The dreaded temper tantrum. That panic-inducing feeling when your toddler is on the brink of a temper tantrum in the middle of the grocery store is a moment every parent dreads. All parents have lived through it, both publicly and privately. It is between the ages of 1½ and 3 when children experience the most concentrated onset of meltdowns. At this age, children are not yet able to say why they are upset because they are just beginning to develop their speech, which only adds to their frustration. Once they can communicate more effectively, the meltdowns tend to fade. So for all parents in the midst of the tantrums – there is light at the end of the tunnel. Here are some tips on how to calm toddlers having a temper tantrum.
Understand the Cause of the Meltdown
It is essential to understand WHY your child is having this meltdown. Knowing the cause can often help to improve the situation, but it is also helpful to understand what your child is feeling in this moment of stress. The three main culprits are when children are: tired, hungry or uncomfortable. They’re not trying to shame you (although you should never be ashamed if your child is having a meltdown); they’re just having a difficult moment because of one of these indicators. Consider the time of day, when they last ate, when they last slept, etc. You can also give them some control by asking, “Are you hungry?” or “Are you tired?” and watching their response. Another factor that has been identified is “new baby syndrome”. When there is a new baby at home, older siblings may be worried that they are no longer getting the same amount of attention they are used to.
If It Is Within Reason, Resolve the Issue
Ideally, you will be in a position to release the stress of your child. When you are at home, you can put them to bed, feed them or let them take off some clothes. Ideally, this would solve all the meltdowns, but – as many of you know – that’s not always the case. If you can quickly remedy the situation, it will usually diffuse the situation before it becomes a full-on tantrum. However, when it comes to naps, they can be a bit trickier. If, for whatever reason, they miss their nap entirely, it is often better in the long run to put them to bed earlier rather than add another nap.
Wait Them Out
Although this may seem at odds with our last tip, it is crucial only to remedy meltdowns, where possible. If you know you’ll be pushing their bedtime beyond their usual bedtime by taking longer, you’ll want to get them to bed as soon as possible. However, if it is a case of ‘give me that toy’ meltdown, this is where you want to draw the line. While it can be tempting, you often have to survive the tantrum of demands to avoid setting it as a precedent to get what they want. One piece of advice is to tell them, “when you are ready, come and see me,” so that you allow the child to have their moment but ensures they know you are there for them when they are finished.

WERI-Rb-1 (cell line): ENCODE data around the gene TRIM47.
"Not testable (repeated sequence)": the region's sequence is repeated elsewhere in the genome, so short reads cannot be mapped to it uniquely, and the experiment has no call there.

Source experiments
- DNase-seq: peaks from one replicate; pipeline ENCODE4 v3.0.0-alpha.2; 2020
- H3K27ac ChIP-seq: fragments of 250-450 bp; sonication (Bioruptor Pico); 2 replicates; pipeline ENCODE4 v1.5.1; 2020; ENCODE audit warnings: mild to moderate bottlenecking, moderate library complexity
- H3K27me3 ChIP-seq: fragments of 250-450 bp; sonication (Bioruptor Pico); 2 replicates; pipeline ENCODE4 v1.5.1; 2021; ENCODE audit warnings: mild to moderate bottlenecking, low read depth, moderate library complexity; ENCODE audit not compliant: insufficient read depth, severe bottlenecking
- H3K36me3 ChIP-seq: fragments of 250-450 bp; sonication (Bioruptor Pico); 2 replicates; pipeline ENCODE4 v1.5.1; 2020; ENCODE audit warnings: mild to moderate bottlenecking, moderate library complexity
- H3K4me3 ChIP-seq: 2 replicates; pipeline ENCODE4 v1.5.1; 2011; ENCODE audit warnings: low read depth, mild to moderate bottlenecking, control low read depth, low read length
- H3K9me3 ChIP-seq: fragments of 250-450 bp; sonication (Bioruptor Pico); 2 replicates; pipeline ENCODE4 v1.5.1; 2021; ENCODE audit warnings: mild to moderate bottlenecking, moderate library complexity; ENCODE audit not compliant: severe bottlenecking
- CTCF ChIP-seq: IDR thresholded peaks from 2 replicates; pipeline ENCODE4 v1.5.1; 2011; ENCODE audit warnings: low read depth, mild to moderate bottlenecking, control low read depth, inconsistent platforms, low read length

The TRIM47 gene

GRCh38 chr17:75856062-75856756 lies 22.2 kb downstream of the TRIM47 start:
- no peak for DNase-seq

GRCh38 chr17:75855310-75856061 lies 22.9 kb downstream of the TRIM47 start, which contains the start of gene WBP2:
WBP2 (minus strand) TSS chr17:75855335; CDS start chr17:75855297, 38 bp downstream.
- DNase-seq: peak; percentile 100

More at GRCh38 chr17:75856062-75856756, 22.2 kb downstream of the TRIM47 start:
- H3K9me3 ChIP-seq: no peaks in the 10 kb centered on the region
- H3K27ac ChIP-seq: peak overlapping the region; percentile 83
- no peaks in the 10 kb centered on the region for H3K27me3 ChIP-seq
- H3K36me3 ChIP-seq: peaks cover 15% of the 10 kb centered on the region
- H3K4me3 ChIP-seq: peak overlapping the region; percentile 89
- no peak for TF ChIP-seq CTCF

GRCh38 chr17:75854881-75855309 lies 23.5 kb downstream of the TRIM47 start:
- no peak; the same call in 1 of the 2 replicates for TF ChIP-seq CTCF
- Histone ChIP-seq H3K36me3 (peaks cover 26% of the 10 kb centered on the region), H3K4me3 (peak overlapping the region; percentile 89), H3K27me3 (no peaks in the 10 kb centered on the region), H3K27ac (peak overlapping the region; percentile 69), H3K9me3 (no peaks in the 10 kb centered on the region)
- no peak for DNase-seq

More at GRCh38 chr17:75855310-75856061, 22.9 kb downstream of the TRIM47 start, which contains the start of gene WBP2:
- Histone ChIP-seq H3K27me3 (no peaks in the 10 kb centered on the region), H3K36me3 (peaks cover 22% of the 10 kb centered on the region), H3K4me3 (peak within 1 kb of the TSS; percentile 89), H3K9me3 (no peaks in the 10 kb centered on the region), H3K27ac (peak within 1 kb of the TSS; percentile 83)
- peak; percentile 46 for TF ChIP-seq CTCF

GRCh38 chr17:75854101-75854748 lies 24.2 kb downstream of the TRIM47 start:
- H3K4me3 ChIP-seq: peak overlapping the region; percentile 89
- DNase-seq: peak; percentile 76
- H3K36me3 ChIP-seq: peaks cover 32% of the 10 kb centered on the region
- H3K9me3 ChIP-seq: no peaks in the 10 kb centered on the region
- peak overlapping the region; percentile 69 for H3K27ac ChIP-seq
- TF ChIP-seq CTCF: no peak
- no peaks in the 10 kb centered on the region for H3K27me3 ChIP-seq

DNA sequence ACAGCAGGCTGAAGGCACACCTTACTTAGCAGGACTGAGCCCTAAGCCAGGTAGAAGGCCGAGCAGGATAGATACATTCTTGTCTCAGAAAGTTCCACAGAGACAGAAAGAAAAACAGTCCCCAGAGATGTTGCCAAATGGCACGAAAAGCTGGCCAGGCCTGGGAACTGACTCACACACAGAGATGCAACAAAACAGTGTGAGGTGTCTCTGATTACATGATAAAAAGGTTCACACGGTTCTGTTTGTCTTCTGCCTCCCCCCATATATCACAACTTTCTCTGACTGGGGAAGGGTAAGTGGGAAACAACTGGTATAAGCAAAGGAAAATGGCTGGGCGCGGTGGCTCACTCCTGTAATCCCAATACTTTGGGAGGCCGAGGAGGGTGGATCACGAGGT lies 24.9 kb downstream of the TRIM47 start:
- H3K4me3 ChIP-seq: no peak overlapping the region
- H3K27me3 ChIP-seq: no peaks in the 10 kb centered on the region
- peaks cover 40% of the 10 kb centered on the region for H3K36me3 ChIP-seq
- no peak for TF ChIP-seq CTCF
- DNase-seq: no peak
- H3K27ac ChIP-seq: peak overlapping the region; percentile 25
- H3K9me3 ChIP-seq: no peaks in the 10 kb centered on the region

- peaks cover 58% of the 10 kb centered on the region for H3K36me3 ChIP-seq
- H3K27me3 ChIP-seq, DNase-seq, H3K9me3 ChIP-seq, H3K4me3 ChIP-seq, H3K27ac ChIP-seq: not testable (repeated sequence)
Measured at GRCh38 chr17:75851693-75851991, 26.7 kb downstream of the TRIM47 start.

In those moments when you either can’t find a reason for the meltdown, or you are unable to fix it, distract. If they’re angry because you won’t buy them the toy they want, distract them by singing a song or doing something else in the shop to get their attention.
Pro tip: always carry foolproof distractions in your handbag. A snack is always a good choice, or a small toy or fidget device that will grab their attention. A comfort item would also be a valuable item for moments that your toddler is in distress because of over-stimulation.
While your child’s stress can often bring out your stress, be sure to keep calm so as not to escalate his or her emotions. A general rule of thumb is that the louder they scream, the softer you speak.
If the tantrum is subsiding, give as much positive reinforcement as possible. Express how happy you are that they calmed down, and if they indicated something that upset them in some way, focus on that instead of getting angry. This would be a good time for a hug and other reassurances that a tantrum does not change how you feel about them.
Tantrums are a normal part of growing up. No matter how relaxed, cool and collected the other parents are in the shops or on social media, they are also dealing with meltdowns – you are not alone. They do not make you a poor parent; it is impossible to avoid all meltdowns. The important thing is to listen to your child and understand where these tantrums are coming from.
What has been your experience with tantrums? Do you have any tips that we did not share? Let us know in the comments!